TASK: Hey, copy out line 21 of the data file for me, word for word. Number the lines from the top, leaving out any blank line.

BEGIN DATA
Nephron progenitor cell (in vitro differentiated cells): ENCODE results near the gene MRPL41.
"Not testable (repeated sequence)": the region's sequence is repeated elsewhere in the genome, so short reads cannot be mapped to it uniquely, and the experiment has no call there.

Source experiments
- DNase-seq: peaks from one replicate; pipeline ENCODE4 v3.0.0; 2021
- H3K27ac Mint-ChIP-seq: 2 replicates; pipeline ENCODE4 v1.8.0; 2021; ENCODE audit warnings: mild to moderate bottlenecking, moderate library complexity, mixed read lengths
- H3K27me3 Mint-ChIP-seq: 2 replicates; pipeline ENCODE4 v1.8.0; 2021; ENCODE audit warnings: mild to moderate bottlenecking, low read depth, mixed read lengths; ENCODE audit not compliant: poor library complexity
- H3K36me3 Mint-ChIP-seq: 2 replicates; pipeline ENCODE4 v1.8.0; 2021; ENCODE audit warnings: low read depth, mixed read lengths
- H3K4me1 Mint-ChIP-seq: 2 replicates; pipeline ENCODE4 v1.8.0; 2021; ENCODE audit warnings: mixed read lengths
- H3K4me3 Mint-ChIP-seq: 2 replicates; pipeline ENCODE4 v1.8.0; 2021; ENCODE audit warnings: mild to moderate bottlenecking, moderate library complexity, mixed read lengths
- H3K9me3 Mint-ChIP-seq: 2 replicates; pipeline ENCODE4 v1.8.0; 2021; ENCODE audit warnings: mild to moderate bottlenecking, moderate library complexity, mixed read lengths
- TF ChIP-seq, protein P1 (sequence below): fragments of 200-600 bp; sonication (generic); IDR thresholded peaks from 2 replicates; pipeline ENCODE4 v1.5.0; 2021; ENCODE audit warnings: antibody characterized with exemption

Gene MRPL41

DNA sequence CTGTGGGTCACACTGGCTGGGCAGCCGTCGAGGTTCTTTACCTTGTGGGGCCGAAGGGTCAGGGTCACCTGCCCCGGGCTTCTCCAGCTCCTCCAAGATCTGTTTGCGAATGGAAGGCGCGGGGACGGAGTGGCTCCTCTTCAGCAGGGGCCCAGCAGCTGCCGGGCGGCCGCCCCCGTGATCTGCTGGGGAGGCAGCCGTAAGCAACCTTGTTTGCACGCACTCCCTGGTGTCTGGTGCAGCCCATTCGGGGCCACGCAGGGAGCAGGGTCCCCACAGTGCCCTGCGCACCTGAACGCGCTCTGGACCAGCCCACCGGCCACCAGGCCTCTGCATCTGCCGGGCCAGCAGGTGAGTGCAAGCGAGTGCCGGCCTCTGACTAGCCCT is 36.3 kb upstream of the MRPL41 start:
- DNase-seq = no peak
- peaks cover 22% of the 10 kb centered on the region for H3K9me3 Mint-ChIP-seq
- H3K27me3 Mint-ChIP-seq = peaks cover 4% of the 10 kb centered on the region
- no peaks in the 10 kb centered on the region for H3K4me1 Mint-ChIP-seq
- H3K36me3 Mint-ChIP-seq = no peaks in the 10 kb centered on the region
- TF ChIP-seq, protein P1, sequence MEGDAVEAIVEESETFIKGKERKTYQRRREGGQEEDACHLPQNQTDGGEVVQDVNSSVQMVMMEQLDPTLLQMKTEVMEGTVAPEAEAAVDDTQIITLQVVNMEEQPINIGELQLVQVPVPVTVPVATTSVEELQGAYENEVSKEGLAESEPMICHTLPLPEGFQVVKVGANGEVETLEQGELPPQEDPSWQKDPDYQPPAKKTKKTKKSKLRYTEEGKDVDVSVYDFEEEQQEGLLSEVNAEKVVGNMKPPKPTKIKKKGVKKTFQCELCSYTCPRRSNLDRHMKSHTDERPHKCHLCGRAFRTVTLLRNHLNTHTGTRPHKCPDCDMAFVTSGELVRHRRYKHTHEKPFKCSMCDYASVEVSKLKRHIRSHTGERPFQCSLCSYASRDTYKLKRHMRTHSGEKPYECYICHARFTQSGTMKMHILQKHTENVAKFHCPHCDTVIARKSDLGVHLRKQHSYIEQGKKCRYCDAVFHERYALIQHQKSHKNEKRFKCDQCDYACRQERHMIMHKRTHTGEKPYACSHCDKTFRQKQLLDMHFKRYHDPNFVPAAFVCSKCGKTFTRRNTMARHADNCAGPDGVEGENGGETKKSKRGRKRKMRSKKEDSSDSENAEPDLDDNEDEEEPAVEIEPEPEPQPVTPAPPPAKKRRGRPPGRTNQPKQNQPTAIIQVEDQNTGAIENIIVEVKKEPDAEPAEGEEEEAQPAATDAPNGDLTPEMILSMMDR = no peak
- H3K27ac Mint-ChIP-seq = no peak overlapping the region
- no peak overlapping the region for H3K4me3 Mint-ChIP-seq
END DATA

- no peak overlapping the region for H3K4me3 Mint-ChIP-seq